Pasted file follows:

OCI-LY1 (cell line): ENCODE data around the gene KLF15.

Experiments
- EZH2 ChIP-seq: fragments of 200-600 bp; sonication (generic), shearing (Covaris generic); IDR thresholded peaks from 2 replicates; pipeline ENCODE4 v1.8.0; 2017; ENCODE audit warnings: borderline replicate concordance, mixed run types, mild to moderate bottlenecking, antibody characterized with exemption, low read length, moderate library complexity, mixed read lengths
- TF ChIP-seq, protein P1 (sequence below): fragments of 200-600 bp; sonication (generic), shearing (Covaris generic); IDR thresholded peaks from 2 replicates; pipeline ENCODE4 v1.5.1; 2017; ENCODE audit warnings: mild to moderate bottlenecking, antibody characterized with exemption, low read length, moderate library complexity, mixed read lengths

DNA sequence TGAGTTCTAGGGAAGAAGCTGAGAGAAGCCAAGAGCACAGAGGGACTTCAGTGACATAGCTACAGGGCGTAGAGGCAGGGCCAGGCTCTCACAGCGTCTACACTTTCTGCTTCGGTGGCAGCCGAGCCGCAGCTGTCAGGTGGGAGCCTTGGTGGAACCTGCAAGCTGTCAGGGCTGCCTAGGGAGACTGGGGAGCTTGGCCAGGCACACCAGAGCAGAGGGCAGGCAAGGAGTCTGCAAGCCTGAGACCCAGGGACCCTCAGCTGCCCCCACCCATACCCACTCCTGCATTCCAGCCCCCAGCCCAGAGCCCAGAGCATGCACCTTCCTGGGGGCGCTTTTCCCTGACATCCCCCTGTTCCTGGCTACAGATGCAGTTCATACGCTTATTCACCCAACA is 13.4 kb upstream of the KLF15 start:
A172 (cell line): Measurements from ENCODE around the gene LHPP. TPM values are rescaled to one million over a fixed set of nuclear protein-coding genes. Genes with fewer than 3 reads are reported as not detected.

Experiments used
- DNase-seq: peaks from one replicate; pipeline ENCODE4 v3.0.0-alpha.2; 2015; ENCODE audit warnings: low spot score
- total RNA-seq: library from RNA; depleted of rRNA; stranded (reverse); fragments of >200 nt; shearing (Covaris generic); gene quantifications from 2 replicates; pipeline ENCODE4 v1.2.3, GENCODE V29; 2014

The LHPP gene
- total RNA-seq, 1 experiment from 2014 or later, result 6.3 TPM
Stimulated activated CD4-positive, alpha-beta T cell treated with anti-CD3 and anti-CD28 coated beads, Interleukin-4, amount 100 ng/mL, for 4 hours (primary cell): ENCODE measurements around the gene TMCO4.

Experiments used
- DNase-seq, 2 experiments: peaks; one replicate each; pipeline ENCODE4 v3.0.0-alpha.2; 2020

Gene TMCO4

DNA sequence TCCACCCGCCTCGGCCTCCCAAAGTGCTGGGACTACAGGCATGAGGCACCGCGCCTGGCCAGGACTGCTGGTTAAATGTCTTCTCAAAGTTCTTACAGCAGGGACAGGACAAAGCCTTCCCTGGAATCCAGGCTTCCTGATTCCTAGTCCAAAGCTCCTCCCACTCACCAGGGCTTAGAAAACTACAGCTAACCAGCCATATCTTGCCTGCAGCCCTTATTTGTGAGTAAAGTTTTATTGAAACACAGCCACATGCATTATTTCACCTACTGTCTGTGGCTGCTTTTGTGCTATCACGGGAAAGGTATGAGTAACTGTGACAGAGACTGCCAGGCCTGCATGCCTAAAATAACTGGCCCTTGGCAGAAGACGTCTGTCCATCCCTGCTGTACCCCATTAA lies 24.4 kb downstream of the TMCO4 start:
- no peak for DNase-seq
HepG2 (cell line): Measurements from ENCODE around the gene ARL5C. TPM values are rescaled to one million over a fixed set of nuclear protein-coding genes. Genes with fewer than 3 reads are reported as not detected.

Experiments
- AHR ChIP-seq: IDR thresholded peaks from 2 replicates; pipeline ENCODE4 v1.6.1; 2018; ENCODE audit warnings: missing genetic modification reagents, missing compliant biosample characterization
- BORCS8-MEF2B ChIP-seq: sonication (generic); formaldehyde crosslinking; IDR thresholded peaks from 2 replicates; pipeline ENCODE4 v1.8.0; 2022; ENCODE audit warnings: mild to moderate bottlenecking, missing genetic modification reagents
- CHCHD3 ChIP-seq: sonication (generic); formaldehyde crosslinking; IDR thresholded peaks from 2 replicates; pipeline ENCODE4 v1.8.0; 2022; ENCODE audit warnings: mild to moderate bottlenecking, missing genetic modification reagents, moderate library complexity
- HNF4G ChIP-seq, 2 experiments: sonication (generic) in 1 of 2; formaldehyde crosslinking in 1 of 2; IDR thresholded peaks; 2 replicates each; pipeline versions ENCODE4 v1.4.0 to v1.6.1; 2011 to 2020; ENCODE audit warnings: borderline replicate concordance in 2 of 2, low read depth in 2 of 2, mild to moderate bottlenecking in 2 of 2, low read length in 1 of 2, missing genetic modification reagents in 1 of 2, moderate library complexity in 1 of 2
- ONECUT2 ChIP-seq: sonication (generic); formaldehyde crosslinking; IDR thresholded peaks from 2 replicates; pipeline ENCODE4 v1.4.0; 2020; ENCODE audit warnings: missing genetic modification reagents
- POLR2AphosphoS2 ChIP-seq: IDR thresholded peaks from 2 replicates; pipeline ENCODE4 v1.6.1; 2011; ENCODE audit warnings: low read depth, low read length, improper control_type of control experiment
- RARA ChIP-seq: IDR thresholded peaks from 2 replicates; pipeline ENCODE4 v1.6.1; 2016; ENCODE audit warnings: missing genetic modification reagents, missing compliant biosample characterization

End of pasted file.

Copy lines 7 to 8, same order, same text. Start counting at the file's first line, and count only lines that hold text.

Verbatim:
Experiments used
- DNase-seq: peaks from one replicate; pipeline ENCODE4 v3.0.0-alpha.2; 2015; ENCODE audit warnings: low spot score